In addition, the theory that land supply restrictions cause house price volatility is very hard to apply on UK cities where population significantly declined over the last 40 or 50 years (Manchester, Liverpool, Sheffield ...). These cities did not require much of a new land to meet new demand, still prices were more volatile there than in cities with fast growing population and end even more land restrictions like London.

- Richard Davies, Peter Richardson, Vaiva Katinaite and Mark Manning of the Bank of England - Evolution of the UK banking system - 2010
- Peter Scott - The Property Masters - Taylor & Francis - 2013

2 comments:

  1. American banks have once again begun producing mortgage-based bonds in substantial numbers. Meanwhile, institutional investors have been buying up low-cost houses in order to rent them while speculating on the value. As a result, the housing market may be going into another bubble. Are we headed for another financial crisis? Moreover, is history destined to repeat itself, given human nature? If interested, see the following article: http://thewordenreport.blogspot.com/2013/04/return-of-mortgage-based-bonds-another.html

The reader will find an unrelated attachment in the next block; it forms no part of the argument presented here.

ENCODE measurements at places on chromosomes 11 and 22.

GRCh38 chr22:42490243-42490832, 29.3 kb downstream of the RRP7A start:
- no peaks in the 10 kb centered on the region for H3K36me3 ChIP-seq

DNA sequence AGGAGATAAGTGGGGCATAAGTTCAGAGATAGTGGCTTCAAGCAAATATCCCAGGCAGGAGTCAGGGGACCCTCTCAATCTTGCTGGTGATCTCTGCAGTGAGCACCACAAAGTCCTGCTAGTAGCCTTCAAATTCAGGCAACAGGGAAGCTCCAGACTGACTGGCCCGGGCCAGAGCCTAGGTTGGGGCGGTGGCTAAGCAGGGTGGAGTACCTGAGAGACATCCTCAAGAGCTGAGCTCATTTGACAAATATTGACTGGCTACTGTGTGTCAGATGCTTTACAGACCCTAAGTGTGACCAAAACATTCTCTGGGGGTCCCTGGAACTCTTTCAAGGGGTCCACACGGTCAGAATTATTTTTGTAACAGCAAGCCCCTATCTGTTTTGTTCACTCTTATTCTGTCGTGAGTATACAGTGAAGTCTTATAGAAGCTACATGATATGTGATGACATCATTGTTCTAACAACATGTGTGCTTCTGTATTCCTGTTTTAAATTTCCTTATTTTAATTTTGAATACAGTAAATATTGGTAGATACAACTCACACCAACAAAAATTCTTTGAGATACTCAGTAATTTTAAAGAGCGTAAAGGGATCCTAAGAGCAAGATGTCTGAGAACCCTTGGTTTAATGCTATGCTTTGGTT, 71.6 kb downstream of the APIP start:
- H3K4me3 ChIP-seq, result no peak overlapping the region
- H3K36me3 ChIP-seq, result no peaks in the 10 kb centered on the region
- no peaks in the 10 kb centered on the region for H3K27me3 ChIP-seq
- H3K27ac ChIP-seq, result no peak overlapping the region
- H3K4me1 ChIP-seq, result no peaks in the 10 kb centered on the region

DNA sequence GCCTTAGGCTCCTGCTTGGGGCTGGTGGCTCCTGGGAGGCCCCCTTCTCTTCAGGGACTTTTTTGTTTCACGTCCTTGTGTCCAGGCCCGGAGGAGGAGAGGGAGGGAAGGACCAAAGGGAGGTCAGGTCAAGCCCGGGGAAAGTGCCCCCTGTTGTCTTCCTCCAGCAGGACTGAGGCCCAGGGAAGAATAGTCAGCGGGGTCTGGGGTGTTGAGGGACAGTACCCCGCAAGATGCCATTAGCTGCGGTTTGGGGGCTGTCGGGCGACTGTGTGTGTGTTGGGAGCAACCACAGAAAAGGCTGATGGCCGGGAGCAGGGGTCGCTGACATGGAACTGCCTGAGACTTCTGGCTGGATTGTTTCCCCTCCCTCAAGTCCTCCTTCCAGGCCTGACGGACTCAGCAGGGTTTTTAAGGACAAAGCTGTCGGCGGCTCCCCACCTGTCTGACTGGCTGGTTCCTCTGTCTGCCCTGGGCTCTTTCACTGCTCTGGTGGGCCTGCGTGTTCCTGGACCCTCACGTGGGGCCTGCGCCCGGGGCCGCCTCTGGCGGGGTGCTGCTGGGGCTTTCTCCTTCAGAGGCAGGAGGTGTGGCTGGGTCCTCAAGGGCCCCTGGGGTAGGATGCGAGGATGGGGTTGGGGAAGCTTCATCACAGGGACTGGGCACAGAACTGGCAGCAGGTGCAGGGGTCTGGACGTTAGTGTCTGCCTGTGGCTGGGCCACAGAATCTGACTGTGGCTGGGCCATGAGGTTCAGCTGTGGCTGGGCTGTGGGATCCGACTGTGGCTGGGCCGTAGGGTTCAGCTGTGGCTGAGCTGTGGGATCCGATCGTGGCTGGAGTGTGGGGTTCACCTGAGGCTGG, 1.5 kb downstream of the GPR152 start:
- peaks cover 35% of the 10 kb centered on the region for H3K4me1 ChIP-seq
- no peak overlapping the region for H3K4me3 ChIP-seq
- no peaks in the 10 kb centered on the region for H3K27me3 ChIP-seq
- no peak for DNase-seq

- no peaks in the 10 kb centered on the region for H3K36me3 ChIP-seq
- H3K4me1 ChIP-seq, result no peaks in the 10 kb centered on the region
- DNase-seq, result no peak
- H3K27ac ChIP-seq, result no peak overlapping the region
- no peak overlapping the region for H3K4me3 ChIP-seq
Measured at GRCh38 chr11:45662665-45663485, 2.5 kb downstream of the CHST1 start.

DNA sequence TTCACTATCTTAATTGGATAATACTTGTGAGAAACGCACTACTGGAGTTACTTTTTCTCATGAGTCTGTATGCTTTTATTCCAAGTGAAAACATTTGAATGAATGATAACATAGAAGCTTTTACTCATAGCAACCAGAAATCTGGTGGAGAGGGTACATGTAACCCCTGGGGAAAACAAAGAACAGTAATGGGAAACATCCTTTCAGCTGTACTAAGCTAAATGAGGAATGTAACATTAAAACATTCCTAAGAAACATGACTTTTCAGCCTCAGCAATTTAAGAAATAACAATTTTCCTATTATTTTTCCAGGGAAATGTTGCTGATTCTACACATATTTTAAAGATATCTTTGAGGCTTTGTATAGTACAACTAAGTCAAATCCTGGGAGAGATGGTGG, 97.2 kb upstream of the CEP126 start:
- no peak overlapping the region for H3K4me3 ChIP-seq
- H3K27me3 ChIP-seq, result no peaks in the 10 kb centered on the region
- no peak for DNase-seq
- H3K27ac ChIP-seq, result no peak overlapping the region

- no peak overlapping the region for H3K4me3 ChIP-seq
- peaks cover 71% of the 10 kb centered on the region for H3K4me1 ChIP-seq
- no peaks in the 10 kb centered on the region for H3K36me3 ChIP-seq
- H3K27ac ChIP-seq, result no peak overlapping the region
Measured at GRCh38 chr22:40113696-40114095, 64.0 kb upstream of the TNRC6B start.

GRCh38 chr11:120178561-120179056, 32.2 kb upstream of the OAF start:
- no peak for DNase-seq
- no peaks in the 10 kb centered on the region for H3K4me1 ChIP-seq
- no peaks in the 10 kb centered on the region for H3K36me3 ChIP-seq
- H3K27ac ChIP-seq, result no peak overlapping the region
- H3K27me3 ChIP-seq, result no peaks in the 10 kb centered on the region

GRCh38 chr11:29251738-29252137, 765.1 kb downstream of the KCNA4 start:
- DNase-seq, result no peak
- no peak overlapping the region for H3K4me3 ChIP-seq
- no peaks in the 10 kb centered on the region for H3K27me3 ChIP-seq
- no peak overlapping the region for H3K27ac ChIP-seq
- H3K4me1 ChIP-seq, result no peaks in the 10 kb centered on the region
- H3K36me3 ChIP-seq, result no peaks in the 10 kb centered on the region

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  2. I believe you have very accurately outlined the true and actual MAIN causes (and effects) of and for the existence and occurrences of Housing Bubbles.

    This last article I think nailed it spot-on as I have myself followed for many years what the banks are doing as far as regulation and credit issuance is concerned.

    What has also changed however, is the legal status and types of ownership which has now changed from true Free Simple or allodial title to an inferior "legal title" whereby the actual beneficial interest *equitable title" to property is now in the hands of the State.

    Seeing that everyone's property today is held and used as collateral by governments against a nation's national debt, (thereby giving the State the superior title to any property) then it follows suit that credit issuance for the purpose of mortgages would be extremely relaxed when compared to the pre-1850s days when people actually owned their properties in either true Fee Simple (full title) or allodial title (full title as it was called in America).

    So today, the State has the superior ownership of all property. I think if people knew that, it would have produced quite a different outcome altogether. Probably a good thing that they do not know this as it is not taught in any modern educational systems for obvious reasons. Anyway that is why the councils can force you to build a fence so high or paint your house a certain colour or you must get permission to erect structures on your own land or whatever...it was not always like this.

    It took me many years of research and study and of both law and scripture to find this out.

    Claude Memma